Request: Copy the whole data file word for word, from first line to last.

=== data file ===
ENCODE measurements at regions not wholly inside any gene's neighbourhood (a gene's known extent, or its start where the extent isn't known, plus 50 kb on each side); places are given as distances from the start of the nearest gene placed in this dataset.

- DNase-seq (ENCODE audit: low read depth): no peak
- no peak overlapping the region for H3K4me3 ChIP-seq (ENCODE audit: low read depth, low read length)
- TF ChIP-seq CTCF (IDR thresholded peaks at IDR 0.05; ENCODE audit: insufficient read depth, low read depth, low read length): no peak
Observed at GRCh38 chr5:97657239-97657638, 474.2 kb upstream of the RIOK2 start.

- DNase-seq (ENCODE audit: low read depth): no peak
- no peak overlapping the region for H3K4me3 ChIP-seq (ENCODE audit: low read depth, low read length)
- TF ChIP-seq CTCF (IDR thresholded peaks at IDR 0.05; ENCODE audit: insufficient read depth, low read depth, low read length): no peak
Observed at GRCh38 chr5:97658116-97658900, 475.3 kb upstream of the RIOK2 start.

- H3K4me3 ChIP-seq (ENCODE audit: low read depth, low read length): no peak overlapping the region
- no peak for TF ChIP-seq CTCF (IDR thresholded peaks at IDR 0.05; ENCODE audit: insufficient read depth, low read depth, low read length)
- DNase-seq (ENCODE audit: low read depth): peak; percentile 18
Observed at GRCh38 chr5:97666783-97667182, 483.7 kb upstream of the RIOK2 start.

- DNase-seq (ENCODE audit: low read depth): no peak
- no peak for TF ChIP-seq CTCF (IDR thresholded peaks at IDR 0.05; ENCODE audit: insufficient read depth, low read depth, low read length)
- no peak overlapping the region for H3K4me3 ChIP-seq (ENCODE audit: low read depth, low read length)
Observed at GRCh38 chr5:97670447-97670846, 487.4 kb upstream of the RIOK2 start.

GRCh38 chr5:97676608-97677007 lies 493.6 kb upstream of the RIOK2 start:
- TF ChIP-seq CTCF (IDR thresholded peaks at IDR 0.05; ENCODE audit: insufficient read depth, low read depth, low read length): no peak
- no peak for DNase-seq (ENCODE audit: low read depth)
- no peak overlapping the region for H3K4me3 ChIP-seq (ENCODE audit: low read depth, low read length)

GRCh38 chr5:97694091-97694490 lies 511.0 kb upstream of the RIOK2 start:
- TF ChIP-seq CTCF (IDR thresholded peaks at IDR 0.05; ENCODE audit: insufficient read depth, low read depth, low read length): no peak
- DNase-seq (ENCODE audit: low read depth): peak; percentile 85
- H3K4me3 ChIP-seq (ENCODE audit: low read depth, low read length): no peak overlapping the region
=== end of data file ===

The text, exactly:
ENCODE measurements at regions not wholly inside any gene's neighbourhood (a gene's known extent, or its start where the extent isn't known, plus 50 kb on each side); places are given as distances from the start of the nearest gene placed in this dataset.

- DNase-seq (ENCODE audit: low read depth): no peak
- no peak overlapping the region for H3K4me3 ChIP-seq (ENCODE audit: low read depth, low read length)
- TF ChIP-seq CTCF (IDR thresholded peaks at IDR 0.05; ENCODE audit: insufficient read depth, low read depth, low read length): no peak
Observed at GRCh38 chr5:97657239-97657638, 474.2 kb upstream of the RIOK2 start.

- DNase-seq (ENCODE audit: low read depth): no peak
- no peak overlapping the region for H3K4me3 ChIP-seq (ENCODE audit: low read depth, low read length)
- TF ChIP-seq CTCF (IDR thresholded peaks at IDR 0.05; ENCODE audit: insufficient read depth, low read depth, low read length): no peak
Observed at GRCh38 chr5:97658116-97658900, 475.3 kb upstream of the RIOK2 start.

- H3K4me3 ChIP-seq (ENCODE audit: low read depth, low read length): no peak overlapping the region
- no peak for TF ChIP-seq CTCF (IDR thresholded peaks at IDR 0.05; ENCODE audit: insufficient read depth, low read depth, low read length)
- DNase-seq (ENCODE audit: low read depth): peak; percentile 18
Observed at GRCh38 chr5:97666783-97667182, 483.7 kb upstream of the RIOK2 start.

- DNase-seq (ENCODE audit: low read depth): no peak
- no peak for TF ChIP-seq CTCF (IDR thresholded peaks at IDR 0.05; ENCODE audit: insufficient read depth, low read depth, low read length)
- no peak overlapping the region for H3K4me3 ChIP-seq (ENCODE audit: low read depth, low read length)
Observed at GRCh38 chr5:97670447-97670846, 487.4 kb upstream of the RIOK2 start.

GRCh38 chr5:97676608-97677007 lies 493.6 kb upstream of the RIOK2 start:
- TF ChIP-seq CTCF (IDR thresholded peaks at IDR 0.05; ENCODE audit: insufficient read depth, low read depth, low read length): no peak
- no peak for DNase-seq (ENCODE audit: low read depth)
- no peak overlapping the region for H3K4me3 ChIP-seq (ENCODE audit: low read depth, low read length)

GRCh38 chr5:97694091-97694490 lies 511.0 kb upstream of the RIOK2 start:
- TF ChIP-seq CTCF (IDR thresholded peaks at IDR 0.05; ENCODE audit: insufficient read depth, low read depth, low read length): no peak
- DNase-seq (ENCODE audit: low read depth): peak; percentile 85
- H3K4me3 ChIP-seq (ENCODE audit: low read depth, low read length): no peak overlapping the region